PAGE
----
On that very short list of authors whose books I buy without thinking twice, Dennis Lehane is undoubtedly at the head. His five previous novels, starring Boston detective duo Patrick Kenzie and Angela Gennaro, have pride of place on my bookshelf, and could serve as textbooks for crime fiction writers everywhere with their crisp dialogue, dark themes and masterful plotting.
Fans of Lehane may be disappointed, however, to hear that his latest oeuvre, "Mystic River", doesn't star either Kenzie or Gennaro. Instead, Lehane has branched out in a different direction, with a dramatic story of how the sins of the past can come back to haunt you years later. Set in a working-class neighbourhood of Boston, "Mystic River" introduces us to Sean Devine, Jimmy Marcus and Dave Boyle, three men irrevocably marked by an experience they shared as children. When they meet twenty-five years later, Jimmy Marcus is a happily-married businessman, Sean Devine is a troubled homicide detective; and Dave Boyle is struggling to keep his marriage and his finances afloat.
When Sean is assigned to investigate the brutal murder of Jimmy's nineteen-year-old daughter Katie, he struggles to uncover the truth and bring the murderer to justice. Driven by grief and sorrow, Jimmy sets off on a personal quest for vengeance, one that can only be satisfied with blood. And as both Jimmy and Sean begin to suspect that Katie's violent death is somehow connected to Dave Boyle, their shared past comes back to haunt them, shaping the decisions they make and sending the three men on a collision course towards each other.
You'd think this was enough to build a story on, but Lehane adds enough twists to make you dizzy; intersecting sub-plots keep things interesting and influence the story in unexpected ways, and the ending, when it comes, is a violent shocker. As always, Lehane's descriptions of Boston neighbourhoods are spot-on, evoking pictures of dark alleys, dreary bars and shattered dreams, and his fictional suburb of east Buckingham is imaginatively constructed and described.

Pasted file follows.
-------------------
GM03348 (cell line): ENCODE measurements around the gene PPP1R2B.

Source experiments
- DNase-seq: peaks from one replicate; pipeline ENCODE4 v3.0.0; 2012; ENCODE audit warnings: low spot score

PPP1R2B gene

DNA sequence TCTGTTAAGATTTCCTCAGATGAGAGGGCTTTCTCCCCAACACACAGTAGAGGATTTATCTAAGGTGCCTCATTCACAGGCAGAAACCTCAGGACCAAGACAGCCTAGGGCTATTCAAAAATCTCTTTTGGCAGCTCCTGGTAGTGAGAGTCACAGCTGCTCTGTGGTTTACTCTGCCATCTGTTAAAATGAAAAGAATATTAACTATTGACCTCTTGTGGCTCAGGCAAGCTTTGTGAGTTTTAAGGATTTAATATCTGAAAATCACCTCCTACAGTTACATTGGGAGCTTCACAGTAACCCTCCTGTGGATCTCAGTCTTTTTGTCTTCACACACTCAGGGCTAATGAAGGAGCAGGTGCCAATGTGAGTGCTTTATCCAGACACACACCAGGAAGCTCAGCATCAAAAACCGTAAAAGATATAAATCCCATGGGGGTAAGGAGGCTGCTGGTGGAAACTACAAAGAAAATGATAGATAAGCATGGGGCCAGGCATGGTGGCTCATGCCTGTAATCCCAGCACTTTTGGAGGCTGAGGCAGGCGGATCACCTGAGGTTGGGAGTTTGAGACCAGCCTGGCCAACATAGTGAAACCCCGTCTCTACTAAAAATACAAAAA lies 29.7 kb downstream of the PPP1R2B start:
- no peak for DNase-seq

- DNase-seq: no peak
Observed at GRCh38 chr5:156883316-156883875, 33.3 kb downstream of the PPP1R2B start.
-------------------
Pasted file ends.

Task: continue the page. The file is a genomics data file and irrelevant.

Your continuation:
It's with the characters, though, that Lehane hits pay dirt. Negating stereotypes of right and wrong, Lehane has always created characters who are both heroes and villains, sometimes right and sometimes wrong, flawed yet always believable; in "Mystic River", he has outdone himself. In Jimmy Marcus, Sean Devine and Dave Boyle, Lehane has created a triad rife with possibilities and rich with character; you never know what these men are going to do next, but you can't wait to find out.
A dark skein runs through "Mystic River"; the lights are dimmer, the music angrier and the streets more dangerous. There are fewer wisecracks, and each character is haunted by the demons of the past. Despite this, it's one of the most compelling crime novels I've ever read, one which asks important questions about courage, relationships, and morality...and understands that there are no easy answers.This article was first published on 04 Jun 2001.